The ruling on Ex Parte Robbins - Texas' first-in-the-nation junk science writ - perhaps best exemplifies this trend toward using any means necessary to avoid relying on plain statutory language when the GAW faction thinks it will result in outcomes they don't like. But if you pay close attention, it happens all the time.

This outcome-oriented judging - the very definition of judicial activism - has plagued the court for years and was on full display this week. In the McClintock case, the CCA reviewed a lower appellate court ruling which held, relying on longstanding precedent, that evidence obtained without probable cause, even if a judge improperly issued a warrant, must be excluded. The CCA reversed the lower court, allowing evidence from the improper search to be used against the defendant.

Here's what you must know to fully grok this debate: Texas, in this area of the law as in much else, is different. At the federal level and in most states, the "exclusionary rule" - which allows evidence to be excluded if the state doesn't follow constitutional guidelines as articulated by the US Supreme Court - is a remedy created of, by and for judges in court rulings. It's modified by SCOTUS whenever they find it convenient, and mostly provides an excuse for federal judges to do whatever they want. Conservative critics of judicial activism have justifiably identified the federal exclusionary rule as an example of judges writing laws to empower themselves and the government instead of interpreting them to limit government power.

But in Texas, the Legislature enacted a statutory exclusionary rule in the 1920s which since then has withstood all manner of efforts to overturn it. Here, the exclusionary rule is not "judge-made law." It was written into statute by elected representatives and senators in plain language and baked into the DNA of the state's 20th century legal system.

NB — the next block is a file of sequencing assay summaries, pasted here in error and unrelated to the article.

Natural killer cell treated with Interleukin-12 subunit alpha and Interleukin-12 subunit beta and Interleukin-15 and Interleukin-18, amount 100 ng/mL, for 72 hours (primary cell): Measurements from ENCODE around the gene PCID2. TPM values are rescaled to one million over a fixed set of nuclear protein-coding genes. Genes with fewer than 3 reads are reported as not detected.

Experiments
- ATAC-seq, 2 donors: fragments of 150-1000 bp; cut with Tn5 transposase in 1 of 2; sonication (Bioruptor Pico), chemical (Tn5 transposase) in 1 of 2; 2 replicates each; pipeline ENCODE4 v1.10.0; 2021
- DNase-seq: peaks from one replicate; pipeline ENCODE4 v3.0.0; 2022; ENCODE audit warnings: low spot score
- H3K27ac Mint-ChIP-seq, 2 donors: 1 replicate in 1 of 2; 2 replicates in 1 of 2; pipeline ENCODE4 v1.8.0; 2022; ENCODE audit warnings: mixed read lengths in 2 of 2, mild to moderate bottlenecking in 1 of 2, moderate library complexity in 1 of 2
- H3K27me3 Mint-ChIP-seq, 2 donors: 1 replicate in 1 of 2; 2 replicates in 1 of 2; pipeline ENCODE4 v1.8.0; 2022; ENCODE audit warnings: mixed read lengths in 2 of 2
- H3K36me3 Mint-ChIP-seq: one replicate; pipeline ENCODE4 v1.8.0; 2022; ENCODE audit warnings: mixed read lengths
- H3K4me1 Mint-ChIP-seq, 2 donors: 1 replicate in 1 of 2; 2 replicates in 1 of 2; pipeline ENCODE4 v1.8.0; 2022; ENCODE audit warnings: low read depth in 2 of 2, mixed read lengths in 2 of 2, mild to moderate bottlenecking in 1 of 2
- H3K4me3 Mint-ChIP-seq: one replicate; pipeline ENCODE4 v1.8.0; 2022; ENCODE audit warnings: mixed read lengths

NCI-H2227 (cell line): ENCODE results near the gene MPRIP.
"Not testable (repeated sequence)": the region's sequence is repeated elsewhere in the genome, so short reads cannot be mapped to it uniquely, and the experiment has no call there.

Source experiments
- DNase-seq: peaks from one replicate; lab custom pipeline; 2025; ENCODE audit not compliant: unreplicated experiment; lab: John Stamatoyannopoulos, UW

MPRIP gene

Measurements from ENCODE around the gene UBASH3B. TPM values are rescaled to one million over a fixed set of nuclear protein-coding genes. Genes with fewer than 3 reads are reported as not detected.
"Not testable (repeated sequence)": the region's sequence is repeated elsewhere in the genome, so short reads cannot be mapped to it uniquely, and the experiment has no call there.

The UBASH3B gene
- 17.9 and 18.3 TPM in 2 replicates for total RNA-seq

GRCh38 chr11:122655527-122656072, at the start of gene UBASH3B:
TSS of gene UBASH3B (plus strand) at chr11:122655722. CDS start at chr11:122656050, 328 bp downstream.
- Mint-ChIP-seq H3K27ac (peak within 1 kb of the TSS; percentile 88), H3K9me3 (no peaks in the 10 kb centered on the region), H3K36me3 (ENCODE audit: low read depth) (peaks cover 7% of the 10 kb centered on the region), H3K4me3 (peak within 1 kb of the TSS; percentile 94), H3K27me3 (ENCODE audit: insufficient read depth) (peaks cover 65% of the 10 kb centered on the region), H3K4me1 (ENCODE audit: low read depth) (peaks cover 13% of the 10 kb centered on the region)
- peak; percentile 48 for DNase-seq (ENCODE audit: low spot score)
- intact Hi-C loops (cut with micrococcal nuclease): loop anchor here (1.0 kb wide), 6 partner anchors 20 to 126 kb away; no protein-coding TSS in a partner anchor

This week, though, in McClintock, the Court of Criminal Appeals yielded state sovereignty on this question and diminished legislative authority in deference to federal judges' conception of the exclusionary rule, adding for Texas a new federal exception that has no basis in state law.

Alone in her dissent was Judge Elsa Alcala, apparently the last remaining judicial conservative on the court, if by that one means judges interpreting the words of the Legislature instead of casting about for justifications that support one's personal preferences for an outcome.

Alcala recognized that the lower court was correct in ruling that "the Texas good faith exception in Article 38.23(b) does not apply to this case." The majority opinion relied on a federal case (Davis) to apply a new, different, and more expansive definition of a good-faith exception than any Texas high court in nearly a hundred years has believed that our state statute allows.